Sunday, October 3, 2010

Big Grain Harvest to Head off Inflation?

On September 28, a glowing report from the Ministry of Agriculture carried on many web sites announced that the fall grain harvest is well underway and it looks like another year of big grain production. According to MOA, the area planted in fall-harvested grain is up 10 million mu (1.5 million hectares) and yield is on an upward trend in all regions.

The MOA report gives no concrete evidence for the rosy forecast. Instead it lists this year's serious setbacks -- a horrendous drought in the southwest last winter, cold temperatures in eastern provinces, serious flooding this summer.

The report does recount all the efforts made by "central leaders and comrades" to guide anti-disaster work. The State Council held many special meetings, subsidies for special seeds and machinery purchases were increased, other subsidy funds were given out earlier, minimum support prices for rice and wheat were raised. The Ministry requires agriculture officials at all levels to resolutely carry out field management, pest control, and other measures to mitigate disaster losses.

Another article citing the MOA forecast of a big harvest reveals that officials are somewhat frantic about ensuring a big grain harvest. Officials are worried that a short grain harvest could set off price increases that might spread to other commodities, sparking wider inflation.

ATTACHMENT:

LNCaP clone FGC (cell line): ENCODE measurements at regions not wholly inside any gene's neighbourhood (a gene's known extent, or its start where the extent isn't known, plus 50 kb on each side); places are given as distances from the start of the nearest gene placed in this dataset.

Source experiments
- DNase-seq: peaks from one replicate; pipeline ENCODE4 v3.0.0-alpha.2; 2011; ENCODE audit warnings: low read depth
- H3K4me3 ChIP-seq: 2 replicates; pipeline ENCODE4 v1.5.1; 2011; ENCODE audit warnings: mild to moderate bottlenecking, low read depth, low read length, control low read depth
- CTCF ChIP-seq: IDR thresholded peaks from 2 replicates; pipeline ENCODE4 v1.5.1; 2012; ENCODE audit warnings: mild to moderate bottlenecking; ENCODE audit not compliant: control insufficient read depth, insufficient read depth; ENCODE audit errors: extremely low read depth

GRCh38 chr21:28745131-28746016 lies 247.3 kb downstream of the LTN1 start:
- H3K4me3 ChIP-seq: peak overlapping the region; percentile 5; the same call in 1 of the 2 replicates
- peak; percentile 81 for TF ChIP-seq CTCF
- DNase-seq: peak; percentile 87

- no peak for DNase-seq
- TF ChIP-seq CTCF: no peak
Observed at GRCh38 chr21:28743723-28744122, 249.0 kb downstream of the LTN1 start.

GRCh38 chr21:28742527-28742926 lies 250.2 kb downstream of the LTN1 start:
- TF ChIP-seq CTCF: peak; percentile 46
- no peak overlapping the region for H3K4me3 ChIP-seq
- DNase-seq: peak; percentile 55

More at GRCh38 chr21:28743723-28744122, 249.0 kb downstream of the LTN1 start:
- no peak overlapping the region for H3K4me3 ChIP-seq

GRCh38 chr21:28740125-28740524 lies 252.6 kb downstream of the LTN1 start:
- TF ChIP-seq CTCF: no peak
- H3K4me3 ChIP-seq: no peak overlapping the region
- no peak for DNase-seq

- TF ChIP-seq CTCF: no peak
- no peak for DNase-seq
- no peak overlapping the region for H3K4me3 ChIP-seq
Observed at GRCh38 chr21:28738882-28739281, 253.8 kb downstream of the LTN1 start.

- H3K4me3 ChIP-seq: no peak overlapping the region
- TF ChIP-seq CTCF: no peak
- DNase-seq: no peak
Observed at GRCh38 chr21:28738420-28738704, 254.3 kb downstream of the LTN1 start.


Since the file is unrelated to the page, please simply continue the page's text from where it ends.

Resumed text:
The article repeats the official mantra that the domestic grain market is insulated from the international market since China is close to self-sufficiency in rice, wheat, and corn; therefore rising prices in the international market will not affect China's grain prices. However, the article notes that basic food grains have no substitutes and an increase in grain price has "high conductivity". Rising grain prices could spread to other agricultural commodities and raise downstream prices for feed, edible oils, meats and eggs, ultimately increasing the CPI.

Officials are on edge after prices of several small commodities -- garlic, mung beans, and ginger -- soared last summer. However, the article assures us that the government immediately stepped in, clamped down on rogue investors, and prices receded.

The article also cites policy measures that encouraged farmers to plant grain. It notes especially that farmers had strong incentives to plant corn. It says a China Grain Net corn tour estimated that this year's corn harvest will be up 5.5 mmt (4.8%) from last year, reaching 165 mmt. It also recounts how the government has increased its ability to control prices by building up reserves of grain. As an example, the article says the government arranged for sales of reserve corn when that commodity's price was rising quickly in mid-June.

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